Reading Between the Matrices: Conflicting Strategies in The Strategy of Conflict
Edwards Abbey, Ruth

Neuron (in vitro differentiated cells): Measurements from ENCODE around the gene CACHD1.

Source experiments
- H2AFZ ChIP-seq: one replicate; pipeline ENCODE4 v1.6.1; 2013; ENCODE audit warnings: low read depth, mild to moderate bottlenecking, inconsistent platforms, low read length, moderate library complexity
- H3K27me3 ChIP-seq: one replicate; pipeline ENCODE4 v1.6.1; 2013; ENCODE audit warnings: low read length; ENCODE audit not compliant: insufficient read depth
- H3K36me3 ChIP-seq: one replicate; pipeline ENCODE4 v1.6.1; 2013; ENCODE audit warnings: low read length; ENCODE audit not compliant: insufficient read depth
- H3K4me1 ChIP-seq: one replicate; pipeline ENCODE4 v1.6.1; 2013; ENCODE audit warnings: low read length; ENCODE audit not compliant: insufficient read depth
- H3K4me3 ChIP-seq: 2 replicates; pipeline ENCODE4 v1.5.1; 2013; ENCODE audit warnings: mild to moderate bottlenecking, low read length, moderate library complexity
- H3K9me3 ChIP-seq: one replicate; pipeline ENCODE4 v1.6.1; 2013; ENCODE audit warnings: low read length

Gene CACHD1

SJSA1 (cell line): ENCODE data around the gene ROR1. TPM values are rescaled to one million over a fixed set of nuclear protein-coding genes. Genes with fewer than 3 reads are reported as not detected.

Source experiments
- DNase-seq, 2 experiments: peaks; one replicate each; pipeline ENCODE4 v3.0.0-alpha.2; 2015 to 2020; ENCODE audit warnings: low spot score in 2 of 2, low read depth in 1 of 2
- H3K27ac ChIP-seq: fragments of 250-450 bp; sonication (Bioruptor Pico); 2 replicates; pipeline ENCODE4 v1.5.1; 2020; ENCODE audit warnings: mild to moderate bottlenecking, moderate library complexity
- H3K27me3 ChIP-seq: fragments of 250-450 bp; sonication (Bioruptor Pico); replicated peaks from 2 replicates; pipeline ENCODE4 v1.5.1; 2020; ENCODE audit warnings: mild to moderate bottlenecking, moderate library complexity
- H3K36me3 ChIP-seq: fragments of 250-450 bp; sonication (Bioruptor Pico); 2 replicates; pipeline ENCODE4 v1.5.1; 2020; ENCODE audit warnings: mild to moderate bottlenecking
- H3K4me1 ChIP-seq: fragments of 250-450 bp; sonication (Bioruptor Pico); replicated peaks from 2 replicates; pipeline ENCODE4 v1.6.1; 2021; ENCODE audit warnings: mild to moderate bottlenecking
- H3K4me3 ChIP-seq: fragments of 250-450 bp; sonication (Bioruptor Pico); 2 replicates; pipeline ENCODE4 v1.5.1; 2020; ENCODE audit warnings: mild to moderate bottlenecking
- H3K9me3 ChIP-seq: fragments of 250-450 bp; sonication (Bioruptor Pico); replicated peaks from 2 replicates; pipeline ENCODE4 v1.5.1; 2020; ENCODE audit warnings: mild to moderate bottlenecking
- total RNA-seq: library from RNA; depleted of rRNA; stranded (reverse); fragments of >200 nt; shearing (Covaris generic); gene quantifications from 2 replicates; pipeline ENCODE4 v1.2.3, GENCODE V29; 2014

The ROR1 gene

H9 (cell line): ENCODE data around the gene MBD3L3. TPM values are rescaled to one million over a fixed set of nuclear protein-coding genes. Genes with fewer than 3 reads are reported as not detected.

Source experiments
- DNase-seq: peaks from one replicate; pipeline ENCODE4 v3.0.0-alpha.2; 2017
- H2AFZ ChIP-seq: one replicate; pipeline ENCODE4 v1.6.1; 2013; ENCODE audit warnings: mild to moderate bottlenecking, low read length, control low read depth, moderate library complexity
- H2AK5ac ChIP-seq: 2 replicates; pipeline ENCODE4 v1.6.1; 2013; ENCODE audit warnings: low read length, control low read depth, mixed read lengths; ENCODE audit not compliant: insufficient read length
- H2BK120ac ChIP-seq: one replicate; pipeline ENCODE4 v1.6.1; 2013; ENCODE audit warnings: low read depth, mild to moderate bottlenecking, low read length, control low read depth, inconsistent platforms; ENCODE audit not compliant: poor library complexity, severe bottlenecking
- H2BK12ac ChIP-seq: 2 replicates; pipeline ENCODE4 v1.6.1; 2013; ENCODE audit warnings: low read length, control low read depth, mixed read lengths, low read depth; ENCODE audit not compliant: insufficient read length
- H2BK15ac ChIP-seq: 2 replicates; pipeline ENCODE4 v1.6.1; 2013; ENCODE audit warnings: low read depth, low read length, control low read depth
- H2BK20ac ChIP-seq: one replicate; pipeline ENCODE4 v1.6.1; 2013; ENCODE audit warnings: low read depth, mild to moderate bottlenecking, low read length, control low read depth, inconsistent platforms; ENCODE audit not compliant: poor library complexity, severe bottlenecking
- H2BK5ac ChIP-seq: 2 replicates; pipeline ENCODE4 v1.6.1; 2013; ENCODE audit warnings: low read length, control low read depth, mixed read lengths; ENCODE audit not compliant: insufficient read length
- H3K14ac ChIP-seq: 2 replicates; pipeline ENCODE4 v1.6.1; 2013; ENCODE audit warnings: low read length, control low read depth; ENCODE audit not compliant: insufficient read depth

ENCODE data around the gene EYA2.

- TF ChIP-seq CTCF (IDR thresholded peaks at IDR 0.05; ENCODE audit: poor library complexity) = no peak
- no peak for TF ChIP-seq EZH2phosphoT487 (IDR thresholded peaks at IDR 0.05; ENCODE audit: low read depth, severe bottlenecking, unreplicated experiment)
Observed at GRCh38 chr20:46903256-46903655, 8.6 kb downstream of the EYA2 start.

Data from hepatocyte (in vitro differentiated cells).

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Thomas Schelling is one of the first writers to apply game theory to the study of international relations and his 1960 work, The Strategy of Conflict, is the first book in which he does this. As such, this work is a seminal text in what is currently one of the dominant family of approaches to international relations theory -- rationalism. This paper offers a close reading of The Strategy of Conflict which highlights the many significant tensions the text is heir to and seeks to demonstrate that in many places and on many important questions, Schelling's arguments undermine themselves. Read in this way, The Strategy of Conflict is not just one of the seminal works in the rationalist tradition of international relations theory, but is also a testament to the limitations, difficulties and perhaps even impossibility of using game theory to explain international relations.